Joint Venture Essay

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Somewhere between the competitiveness  or indifference of autonomy and the border erasure of a merger is a joint venture, a business entity created by two or more parties (generally other businesses) that contribute an economic stake. Joint ventures are more than just agreements between cooperating companies; the venture takes the form of a new business. Often this is because, for instance, one company markets chocolate and the other  has a stake in confection-quality peanut  butter; while continuing  to pursue their own concerns,  they create a peanut-butter cup company. Or one company may be experienced  in the field of magazine publishing, while the other has developed an improved technology for printing high-quality photographs on thin paper; they could benefit from a joint venture in the form of a photo-intensive magazine.

Though  those  two examples  describe  synergistic relationships, there are many reasons a joint venture is desirable, and depending on the industry and the purpose for which it is formed, it may be a corporation, an LLC, a partnership—essentially anything but a sole proprietorship, by its nature. A joint venture may be designed to take advantage of economies of scale. It may be the only way one of the participating  companies is willing to share access to certain markets, customers,  technologies,  processes, or other  resources. It spreads out the costs and risks of the venture more than if either company engaged in it on its own—in Hollywood, there have been a small number of movies produced as joint ventures between studios unwilling to take on the full financial risk by themselves, and willing to share the potential rewards. Even when the risk is not perceived to be high, the manner in which a joint venture  reduces a company’s economic stake relative to pursuing the activity on its own keeps the company more liquid and does not require the interest payments of a loan or other funding.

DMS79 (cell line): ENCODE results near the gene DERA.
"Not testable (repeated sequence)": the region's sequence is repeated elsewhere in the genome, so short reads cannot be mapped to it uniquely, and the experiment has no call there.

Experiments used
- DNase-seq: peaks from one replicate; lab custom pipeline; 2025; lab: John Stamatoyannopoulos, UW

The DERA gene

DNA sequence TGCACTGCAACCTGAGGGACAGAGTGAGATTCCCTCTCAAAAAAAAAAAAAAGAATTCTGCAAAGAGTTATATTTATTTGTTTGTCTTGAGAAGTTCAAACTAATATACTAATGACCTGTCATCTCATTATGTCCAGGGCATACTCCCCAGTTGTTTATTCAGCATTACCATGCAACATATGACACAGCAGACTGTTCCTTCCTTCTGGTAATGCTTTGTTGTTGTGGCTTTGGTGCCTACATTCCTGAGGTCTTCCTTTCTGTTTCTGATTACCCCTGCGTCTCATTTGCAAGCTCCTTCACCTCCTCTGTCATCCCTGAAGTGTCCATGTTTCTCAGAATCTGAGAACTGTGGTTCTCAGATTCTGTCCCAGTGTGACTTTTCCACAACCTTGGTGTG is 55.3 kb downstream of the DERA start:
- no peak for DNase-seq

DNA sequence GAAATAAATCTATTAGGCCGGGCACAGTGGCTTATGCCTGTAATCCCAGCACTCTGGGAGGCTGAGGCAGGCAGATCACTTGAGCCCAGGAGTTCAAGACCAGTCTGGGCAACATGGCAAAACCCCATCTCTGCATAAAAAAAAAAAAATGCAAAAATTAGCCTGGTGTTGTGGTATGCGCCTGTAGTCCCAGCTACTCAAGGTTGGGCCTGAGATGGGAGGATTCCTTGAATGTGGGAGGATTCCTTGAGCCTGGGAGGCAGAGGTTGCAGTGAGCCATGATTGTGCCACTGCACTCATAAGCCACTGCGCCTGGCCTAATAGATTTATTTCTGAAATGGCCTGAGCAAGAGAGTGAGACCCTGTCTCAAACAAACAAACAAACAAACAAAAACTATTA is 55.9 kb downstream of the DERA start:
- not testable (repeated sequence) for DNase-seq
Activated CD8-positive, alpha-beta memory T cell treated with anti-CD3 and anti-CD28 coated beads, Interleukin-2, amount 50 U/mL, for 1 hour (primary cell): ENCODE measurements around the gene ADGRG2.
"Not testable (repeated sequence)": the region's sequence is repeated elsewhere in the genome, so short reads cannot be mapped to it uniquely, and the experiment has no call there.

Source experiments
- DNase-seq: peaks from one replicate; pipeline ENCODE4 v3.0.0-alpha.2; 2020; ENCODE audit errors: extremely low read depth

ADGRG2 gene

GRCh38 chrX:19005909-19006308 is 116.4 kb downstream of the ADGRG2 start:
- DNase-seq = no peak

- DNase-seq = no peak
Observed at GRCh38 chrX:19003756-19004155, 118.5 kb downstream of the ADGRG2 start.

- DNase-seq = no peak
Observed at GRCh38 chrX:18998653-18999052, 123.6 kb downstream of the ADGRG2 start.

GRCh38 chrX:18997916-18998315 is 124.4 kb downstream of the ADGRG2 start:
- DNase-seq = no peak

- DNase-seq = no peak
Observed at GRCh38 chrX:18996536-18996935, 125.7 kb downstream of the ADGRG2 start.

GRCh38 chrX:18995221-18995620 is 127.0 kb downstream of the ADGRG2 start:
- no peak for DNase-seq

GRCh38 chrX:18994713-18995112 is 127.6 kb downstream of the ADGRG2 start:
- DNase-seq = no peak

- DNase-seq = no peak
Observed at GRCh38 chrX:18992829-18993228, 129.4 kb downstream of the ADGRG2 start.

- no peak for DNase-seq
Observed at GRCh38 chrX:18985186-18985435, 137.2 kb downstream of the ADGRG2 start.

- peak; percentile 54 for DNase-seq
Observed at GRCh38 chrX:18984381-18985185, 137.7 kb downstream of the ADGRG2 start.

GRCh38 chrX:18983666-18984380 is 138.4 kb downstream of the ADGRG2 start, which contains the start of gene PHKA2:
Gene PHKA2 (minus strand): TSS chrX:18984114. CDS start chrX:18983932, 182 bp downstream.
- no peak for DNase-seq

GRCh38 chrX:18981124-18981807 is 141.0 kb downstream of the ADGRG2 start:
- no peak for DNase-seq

Recent  Examples

Joint ventures may be the quickest way to bring a product or service to market, before other competitors in the industry  are able to do so. A joint venture  may be an alternative  to competition,  especially in cases where competition  offers no obvious benefits. Hulu is a good example of this, one that demonstrates that the avoidance of competition  in no way harmed  the consumer or resulted in a product of lesser quality. A Web site that allows viewers to watch ad-supported television shows and movies online—primarily  new and classic shows from broadcast  television, not the “produced for the Web” shows that  had been plentiful  elsewhere  and  in  low demand  when  the  site launched—Hulu is a joint venture between NBC Universal and News Corporation (the Australian  media conglomerate  that owns the Fox television network). In addition  to shows from those networks and their cable affiliates (Bravo, the SciFi Channel, USA, FX, et cetera), shows from the Sundance Channel, the Disney Channel,  PBS, Comedy Central,  and others  are available. There is no apparent  reason why networks, studios, or viewers would benefit from each network or  studio  having  its  own  online  presence—though in fact NBC continues  to show streaming  television shows on their own Web site rather than redirecting to Hulu. But the joint venture  clearly benefits viewers by aggregating content in one place and providing an experience as uniform as television itself. (Though formed as a joint venture in part to avoid competition between NBC and Fox, Hulu is not immune to competitive impulses, and has pulled content  from both Boxee and CBS-owned